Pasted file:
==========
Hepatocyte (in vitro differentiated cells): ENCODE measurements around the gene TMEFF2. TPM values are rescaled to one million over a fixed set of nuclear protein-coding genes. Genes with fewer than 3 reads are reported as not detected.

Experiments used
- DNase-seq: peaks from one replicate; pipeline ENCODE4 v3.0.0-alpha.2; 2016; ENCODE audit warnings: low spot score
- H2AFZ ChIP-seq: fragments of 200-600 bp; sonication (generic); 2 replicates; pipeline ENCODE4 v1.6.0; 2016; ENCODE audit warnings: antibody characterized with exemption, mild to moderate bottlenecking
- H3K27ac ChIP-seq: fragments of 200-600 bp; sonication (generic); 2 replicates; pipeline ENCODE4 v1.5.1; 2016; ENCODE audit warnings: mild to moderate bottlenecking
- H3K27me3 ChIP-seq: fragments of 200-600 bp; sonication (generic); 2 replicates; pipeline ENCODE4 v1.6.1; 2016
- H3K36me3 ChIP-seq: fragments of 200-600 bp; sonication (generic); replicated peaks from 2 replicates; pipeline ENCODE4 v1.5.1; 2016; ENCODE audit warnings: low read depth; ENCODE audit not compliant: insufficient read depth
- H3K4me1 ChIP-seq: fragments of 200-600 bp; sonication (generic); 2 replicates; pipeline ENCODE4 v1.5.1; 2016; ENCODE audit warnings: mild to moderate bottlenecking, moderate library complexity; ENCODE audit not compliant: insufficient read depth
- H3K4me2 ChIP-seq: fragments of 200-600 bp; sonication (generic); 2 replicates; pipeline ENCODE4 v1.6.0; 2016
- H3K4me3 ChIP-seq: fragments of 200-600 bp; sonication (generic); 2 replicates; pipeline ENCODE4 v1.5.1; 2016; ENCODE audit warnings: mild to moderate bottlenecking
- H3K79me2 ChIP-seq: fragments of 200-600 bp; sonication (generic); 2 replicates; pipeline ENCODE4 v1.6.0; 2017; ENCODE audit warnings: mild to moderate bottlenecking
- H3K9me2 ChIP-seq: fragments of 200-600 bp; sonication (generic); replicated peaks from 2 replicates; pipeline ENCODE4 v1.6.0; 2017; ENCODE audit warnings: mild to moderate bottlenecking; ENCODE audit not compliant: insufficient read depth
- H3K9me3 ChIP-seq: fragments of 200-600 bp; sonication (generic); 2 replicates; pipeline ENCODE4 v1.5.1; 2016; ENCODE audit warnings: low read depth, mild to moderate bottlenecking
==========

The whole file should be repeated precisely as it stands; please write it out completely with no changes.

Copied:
Hepatocyte (in vitro differentiated cells): ENCODE measurements around the gene TMEFF2. TPM values are rescaled to one million over a fixed set of nuclear protein-coding genes. Genes with fewer than 3 reads are reported as not detected.

Experiments used
- DNase-seq: peaks from one replicate; pipeline ENCODE4 v3.0.0-alpha.2; 2016; ENCODE audit warnings: low spot score
- H2AFZ ChIP-seq: fragments of 200-600 bp; sonication (generic); 2 replicates; pipeline ENCODE4 v1.6.0; 2016; ENCODE audit warnings: antibody characterized with exemption, mild to moderate bottlenecking
- H3K27ac ChIP-seq: fragments of 200-600 bp; sonication (generic); 2 replicates; pipeline ENCODE4 v1.5.1; 2016; ENCODE audit warnings: mild to moderate bottlenecking
- H3K27me3 ChIP-seq: fragments of 200-600 bp; sonication (generic); 2 replicates; pipeline ENCODE4 v1.6.1; 2016
- H3K36me3 ChIP-seq: fragments of 200-600 bp; sonication (generic); replicated peaks from 2 replicates; pipeline ENCODE4 v1.5.1; 2016; ENCODE audit warnings: low read depth; ENCODE audit not compliant: insufficient read depth
- H3K4me1 ChIP-seq: fragments of 200-600 bp; sonication (generic); 2 replicates; pipeline ENCODE4 v1.5.1; 2016; ENCODE audit warnings: mild to moderate bottlenecking, moderate library complexity; ENCODE audit not compliant: insufficient read depth
- H3K4me2 ChIP-seq: fragments of 200-600 bp; sonication (generic); 2 replicates; pipeline ENCODE4 v1.6.0; 2016
- H3K4me3 ChIP-seq: fragments of 200-600 bp; sonication (generic); 2 replicates; pipeline ENCODE4 v1.5.1; 2016; ENCODE audit warnings: mild to moderate bottlenecking
- H3K79me2 ChIP-seq: fragments of 200-600 bp; sonication (generic); 2 replicates; pipeline ENCODE4 v1.6.0; 2017; ENCODE audit warnings: mild to moderate bottlenecking
- H3K9me2 ChIP-seq: fragments of 200-600 bp; sonication (generic); replicated peaks from 2 replicates; pipeline ENCODE4 v1.6.0; 2017; ENCODE audit warnings: mild to moderate bottlenecking; ENCODE audit not compliant: insufficient read depth
- H3K9me3 ChIP-seq: fragments of 200-600 bp; sonication (generic); 2 replicates; pipeline ENCODE4 v1.5.1; 2016; ENCODE audit warnings: low read depth, mild to moderate bottlenecking